Table 2 shows the kinetic parameters for both sugar substrates, glucose, and F6P for the WT enzyme and the selected mutants. For the PFK activity, D36A and K179A mutants display the most significant KM increase for F6P, around 1,000-fold compared with the WT enzyme, whereas for the N181A and R212A mutants, this increase is approximately 200-fold. Regarding the catalytic constant (kcat), the most significant change was observed in the D36A mutant, where this value decreases 400-fold compared with the WT enzyme. Owing to the decrease in the catalytic constant and the high glucose concentrations needed to determine the kinetic parameters for the GK activity, a high error in the estimation of the KM values of some mutants is observed. The highest increase in the KM for glucose was observed in the N181A mutant (around 6-fold), whereas for the N32A and E90A mutants, this value increases 4- and 2-fold, respectively. The most significant diminution in the kcat (180-fold) is obtained when the E90 residue was mutated to alanine. Unexpectedly, the D36A mutant displays the most remarkable diminution in the KM for glucose (approximately 200-fold) and only a slight decrease in the kcat, which provokes an increment in the catalytic efficiency of about two orders of magnitude. Although this residue interacts with the C3 and C4 hydroxyl groups of glucose, this result suggests that the aspartic residue would hinder glucose binding. On the other hand, the most dramatic effect was observed in the R206A mutant, where no PFK or GK activity was detected in the assay conditions used for the other mutants. Efforts to detect PFK activity using discontinuous assays and reaction time of 18 h allow us to estimate a PFK activity of about 2 × 10−6 U/mg. This value represents a diminution of 600 thousand–fold respect to the WT enzyme, which precludes the estimation of the kinetic parameters for this mutant.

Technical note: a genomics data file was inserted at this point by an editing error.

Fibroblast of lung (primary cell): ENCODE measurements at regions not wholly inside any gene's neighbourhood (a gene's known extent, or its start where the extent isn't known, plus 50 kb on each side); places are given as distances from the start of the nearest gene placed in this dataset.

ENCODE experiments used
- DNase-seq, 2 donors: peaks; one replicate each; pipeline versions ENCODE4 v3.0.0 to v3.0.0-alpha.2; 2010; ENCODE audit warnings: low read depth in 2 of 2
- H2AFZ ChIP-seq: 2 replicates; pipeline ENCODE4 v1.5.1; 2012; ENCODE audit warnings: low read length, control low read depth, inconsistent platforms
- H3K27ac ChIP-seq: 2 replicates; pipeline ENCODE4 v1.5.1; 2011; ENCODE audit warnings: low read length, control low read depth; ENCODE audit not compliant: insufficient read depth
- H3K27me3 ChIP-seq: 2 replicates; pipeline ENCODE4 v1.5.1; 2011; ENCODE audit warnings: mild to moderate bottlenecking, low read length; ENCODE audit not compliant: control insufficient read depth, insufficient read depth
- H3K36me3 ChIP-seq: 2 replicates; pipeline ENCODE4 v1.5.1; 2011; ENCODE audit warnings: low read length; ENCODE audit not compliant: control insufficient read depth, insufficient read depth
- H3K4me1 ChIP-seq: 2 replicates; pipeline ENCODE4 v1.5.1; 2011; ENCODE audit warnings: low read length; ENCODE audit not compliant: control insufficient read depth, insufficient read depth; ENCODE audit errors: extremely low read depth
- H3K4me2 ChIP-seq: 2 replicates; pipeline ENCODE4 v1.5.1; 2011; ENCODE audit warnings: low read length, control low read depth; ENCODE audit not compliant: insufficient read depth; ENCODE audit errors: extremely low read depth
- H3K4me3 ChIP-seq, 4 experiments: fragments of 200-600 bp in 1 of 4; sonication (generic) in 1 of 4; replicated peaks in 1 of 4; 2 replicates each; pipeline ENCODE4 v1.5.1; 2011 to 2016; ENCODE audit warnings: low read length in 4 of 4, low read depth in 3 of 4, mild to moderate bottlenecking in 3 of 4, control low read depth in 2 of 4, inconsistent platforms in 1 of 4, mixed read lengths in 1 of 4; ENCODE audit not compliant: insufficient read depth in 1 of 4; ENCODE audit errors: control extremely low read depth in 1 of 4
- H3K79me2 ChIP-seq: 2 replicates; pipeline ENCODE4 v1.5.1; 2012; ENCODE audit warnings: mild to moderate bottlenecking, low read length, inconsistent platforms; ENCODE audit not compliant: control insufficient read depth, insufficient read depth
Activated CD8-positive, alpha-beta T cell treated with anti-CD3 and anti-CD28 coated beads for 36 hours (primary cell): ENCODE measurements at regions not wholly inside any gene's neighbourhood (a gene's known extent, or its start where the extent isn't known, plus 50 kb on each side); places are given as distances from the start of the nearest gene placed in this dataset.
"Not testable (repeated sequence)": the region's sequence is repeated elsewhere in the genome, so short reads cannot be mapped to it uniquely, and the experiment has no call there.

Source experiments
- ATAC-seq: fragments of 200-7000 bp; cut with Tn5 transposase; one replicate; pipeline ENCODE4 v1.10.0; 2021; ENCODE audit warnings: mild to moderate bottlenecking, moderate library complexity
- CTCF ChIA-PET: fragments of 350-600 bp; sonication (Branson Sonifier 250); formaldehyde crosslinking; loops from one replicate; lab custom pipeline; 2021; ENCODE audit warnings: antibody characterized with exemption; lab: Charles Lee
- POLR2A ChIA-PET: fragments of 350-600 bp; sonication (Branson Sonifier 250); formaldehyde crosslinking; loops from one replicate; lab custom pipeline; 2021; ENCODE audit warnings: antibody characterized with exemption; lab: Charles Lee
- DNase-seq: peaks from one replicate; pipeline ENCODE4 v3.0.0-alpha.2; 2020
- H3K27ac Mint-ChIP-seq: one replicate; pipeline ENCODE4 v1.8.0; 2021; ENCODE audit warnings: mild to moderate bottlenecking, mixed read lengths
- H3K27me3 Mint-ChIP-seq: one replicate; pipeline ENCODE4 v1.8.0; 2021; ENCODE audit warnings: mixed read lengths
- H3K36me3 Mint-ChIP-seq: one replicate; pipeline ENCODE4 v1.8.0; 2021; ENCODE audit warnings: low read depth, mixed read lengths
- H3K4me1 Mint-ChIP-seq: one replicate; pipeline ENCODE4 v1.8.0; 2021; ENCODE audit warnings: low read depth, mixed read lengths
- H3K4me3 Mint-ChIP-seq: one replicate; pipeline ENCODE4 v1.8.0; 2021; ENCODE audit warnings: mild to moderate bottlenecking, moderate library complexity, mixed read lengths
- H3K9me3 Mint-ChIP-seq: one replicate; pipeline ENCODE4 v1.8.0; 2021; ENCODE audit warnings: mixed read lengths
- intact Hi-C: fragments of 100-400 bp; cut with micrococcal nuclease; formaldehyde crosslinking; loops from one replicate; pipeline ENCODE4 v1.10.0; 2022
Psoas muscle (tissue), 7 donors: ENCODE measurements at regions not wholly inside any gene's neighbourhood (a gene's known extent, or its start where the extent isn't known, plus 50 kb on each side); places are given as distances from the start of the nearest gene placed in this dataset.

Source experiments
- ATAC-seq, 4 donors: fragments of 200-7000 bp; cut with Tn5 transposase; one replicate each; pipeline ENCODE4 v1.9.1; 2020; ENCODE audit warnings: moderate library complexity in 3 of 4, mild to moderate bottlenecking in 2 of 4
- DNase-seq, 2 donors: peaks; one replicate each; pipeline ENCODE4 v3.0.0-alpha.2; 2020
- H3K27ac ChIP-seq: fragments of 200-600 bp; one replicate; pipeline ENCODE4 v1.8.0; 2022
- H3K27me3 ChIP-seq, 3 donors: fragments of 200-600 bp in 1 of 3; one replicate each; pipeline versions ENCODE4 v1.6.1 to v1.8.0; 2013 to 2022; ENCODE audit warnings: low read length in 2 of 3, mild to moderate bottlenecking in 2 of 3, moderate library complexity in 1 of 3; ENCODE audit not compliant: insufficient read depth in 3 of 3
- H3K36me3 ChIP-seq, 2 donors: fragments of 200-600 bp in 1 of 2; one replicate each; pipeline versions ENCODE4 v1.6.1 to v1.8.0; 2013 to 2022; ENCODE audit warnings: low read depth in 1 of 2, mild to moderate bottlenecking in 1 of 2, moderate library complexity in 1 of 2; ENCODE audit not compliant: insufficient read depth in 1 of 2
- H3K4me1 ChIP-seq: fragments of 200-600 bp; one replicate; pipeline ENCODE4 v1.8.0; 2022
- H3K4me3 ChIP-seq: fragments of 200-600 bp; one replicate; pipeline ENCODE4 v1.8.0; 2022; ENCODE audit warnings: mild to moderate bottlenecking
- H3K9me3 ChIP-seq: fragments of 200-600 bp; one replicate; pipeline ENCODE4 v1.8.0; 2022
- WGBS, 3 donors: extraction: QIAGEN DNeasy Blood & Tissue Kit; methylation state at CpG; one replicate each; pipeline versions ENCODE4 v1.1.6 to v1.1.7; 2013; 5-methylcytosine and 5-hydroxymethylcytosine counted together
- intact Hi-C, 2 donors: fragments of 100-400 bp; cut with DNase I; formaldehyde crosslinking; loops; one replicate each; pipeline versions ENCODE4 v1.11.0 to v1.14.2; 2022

Table 2Kinetic parameters for WT and AncMsPFK mutants